As an aid worker I spent much of the last 30 years thinking about and striving for a vague concept known as ‘community development’. Not my own community mind you, but the communities of Asians, Africans, Balkans, Pacific Islanders and Aboriginal people. Communities that were deemed to be problematic, poor, unempowered and standing in the need of outside assistance.
As an aid worker I didn’t really have a community. Not a real one with brick houses, churches, village squares and pubs. I shared a virtual global community with hundreds of thousands of other aid workers. From time to time we met up in refugee camps, project offices and disaster zones that were situated within or which soon became real communities of the aforementioned poor, unempowered and victimized.
Development was something ‘we’ did for them. Sometimes ‘to’ them. And increasingly, we liked to think, ‘with’ them. It was an exercise in the demonstration of power and privilege, even when it was performed by individuals with genuine humility and goodness of heart.
But when it came to our own development, aid worker ambitions generally stretched only as far professional development. I wanted to develop a career (at least for a while), and once I got the job I was eager to exploit whatever professional development opportunities could be squeezed from the system.
When it came to developing the finer points of my character, or mind, or personality, or body, however, I was decidedly uninterested. Like the vast majority of my peers in the aid ‘community’ I drank and ate without much thought of what it might be doing to my body. I rarely exercised and for many years smoked packs of cigarettes a day. I travelled way too much, often in dodgy equipment, and didn’t keep up on my vaccinations. I worked (or at least stayed in ‘work’ mode) too long. My idea of ‘work-life’ balance was a long weekend.
I left the Aid world behind a few months ago. These days I spend my time working on the development of me.
This has been quite a shock. And even more challenging than getting poor communities to engage with all those finely-designed community development projects. But unlike those projects, the results of personal development are far more tangible.
In 2011 I was a well-paid shareholding executive on the rise. Six months earlier I had been appointed by the CEO of the large international company I was employed by, as the company’s initial Global Leader. I was tasked with establishing the company’s first global business unit working with colleagues in Africa, Asia and Australia to create a $100 million/year international development assistance business. For three years prior to that I had been the General Manager of a subsidiary company and viewed my promotion as a yet another sign from heaven that I was pretty cool. The parent company was very profitable and private. To achieve shareholder status was to be ushered into the inner sanctum of significant wealth.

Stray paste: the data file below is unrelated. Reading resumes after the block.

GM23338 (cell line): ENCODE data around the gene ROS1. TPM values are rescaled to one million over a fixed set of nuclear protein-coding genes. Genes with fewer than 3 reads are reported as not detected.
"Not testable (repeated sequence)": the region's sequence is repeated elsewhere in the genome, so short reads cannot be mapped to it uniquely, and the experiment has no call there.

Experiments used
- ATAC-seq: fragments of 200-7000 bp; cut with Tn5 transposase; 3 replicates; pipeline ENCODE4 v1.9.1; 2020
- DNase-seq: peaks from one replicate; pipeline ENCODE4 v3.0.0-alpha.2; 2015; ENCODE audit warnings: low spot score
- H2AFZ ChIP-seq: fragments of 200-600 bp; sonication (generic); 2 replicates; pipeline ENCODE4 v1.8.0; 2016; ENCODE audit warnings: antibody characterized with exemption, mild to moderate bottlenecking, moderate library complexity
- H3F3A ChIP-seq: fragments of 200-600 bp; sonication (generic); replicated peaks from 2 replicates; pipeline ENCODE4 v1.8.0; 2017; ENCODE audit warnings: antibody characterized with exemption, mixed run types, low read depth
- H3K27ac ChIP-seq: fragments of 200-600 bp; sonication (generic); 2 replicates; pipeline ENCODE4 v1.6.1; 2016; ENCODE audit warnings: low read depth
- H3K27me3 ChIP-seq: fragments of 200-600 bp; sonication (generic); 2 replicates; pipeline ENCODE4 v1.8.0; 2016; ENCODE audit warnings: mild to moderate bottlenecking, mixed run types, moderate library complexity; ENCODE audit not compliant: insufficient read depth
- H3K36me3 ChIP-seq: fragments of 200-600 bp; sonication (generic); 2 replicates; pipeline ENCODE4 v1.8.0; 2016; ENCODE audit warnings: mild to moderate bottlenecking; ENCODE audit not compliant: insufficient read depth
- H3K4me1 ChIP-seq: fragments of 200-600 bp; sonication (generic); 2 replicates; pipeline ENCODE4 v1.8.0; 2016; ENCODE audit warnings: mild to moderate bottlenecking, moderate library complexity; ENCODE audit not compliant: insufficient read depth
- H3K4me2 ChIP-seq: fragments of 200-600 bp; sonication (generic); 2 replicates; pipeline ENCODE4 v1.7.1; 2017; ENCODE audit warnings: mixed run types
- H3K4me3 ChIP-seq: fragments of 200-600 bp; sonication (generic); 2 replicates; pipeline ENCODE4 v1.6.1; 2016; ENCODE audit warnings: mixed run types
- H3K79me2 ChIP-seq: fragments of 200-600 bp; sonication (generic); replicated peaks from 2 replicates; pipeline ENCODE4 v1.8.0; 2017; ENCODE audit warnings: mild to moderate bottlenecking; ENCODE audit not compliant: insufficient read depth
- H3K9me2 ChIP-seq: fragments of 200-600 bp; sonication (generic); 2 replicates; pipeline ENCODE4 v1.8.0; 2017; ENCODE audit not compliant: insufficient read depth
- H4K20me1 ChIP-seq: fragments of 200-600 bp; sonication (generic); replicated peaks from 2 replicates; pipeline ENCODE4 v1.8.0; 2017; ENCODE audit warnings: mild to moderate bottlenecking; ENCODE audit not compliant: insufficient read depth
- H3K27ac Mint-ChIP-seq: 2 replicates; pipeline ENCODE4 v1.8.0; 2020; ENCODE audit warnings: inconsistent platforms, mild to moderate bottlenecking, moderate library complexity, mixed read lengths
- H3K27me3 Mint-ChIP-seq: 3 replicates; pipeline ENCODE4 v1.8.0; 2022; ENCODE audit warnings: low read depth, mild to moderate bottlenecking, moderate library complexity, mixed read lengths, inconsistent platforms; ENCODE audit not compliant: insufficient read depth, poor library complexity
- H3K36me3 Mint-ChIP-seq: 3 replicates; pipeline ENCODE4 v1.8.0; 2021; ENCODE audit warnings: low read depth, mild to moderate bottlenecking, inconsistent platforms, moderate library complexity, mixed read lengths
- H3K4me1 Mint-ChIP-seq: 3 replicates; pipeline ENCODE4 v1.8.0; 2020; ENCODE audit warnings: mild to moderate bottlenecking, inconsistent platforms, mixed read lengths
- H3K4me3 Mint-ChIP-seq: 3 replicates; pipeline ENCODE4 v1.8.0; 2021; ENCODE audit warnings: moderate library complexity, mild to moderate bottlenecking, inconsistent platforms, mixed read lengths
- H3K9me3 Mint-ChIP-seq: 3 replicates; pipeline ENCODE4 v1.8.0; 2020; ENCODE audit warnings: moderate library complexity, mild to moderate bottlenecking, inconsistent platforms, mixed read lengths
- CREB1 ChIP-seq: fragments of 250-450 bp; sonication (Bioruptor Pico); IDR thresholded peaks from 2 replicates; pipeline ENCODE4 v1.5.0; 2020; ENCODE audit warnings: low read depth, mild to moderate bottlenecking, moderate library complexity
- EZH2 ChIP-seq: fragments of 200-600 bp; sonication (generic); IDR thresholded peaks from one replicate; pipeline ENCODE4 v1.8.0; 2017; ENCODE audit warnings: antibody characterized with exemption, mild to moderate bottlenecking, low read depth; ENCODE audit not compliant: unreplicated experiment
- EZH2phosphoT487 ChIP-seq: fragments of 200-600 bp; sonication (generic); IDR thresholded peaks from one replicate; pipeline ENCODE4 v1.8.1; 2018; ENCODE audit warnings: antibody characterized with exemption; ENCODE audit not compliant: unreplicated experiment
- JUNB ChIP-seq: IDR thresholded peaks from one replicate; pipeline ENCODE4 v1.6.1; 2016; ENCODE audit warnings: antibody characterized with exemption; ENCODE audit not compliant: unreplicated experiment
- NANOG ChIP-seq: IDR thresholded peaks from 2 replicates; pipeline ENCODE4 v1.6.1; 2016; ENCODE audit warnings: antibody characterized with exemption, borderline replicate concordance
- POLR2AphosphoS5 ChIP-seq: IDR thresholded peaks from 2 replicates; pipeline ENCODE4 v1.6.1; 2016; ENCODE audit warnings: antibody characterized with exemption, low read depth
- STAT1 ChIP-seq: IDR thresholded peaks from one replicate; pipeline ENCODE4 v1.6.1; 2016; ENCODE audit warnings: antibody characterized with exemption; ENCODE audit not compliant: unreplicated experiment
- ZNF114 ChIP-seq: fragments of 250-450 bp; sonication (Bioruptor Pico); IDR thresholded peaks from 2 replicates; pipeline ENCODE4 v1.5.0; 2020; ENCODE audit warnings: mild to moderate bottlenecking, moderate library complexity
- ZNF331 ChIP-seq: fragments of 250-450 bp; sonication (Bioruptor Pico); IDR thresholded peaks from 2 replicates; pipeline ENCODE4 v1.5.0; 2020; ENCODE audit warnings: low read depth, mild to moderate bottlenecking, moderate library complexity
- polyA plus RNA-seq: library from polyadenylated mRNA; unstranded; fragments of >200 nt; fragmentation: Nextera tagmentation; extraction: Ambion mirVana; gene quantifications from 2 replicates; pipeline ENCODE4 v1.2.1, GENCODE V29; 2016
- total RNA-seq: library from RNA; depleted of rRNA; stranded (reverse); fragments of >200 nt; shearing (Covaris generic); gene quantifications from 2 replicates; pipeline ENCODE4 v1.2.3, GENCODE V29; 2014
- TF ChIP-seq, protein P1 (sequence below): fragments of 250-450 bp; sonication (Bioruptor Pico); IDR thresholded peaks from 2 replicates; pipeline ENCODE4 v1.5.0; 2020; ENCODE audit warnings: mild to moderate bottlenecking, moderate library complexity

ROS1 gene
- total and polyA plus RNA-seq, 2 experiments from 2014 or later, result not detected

I had arrived.
On March 4 my boss flew into town for a routine meeting. We sat in a small 10th floor office. The autumn sun was bright. I had brought my notebook with several points I wanted to cover.
Thirty minutes later the meeting was finished and I was no longer employed. Results were poor, margins across the world were down. Cuts had to be made. Sorry, but thanks so much for everything you’ve done for us.
I made my way home. It felt weird to be on a tram at midday. Where was everyone?
I imagined life would continue as it had to this point. I’d land another senior ‘role’ within a few weeks. Sure, it didn’t feel nice to be shown the door but if truth be told, I was glad I was out of the corporate world.
I took the opportunity get onto LinkedIn. I networked. I explored new industries and consulted. Backed by a big payout I embarked on the path of ‘my next phase’ with a sense of excitement and possibility. It was just a matter of time before I was employed again.
But unbeknownst to me where I thought I was headed and where I was actually going were two very different places.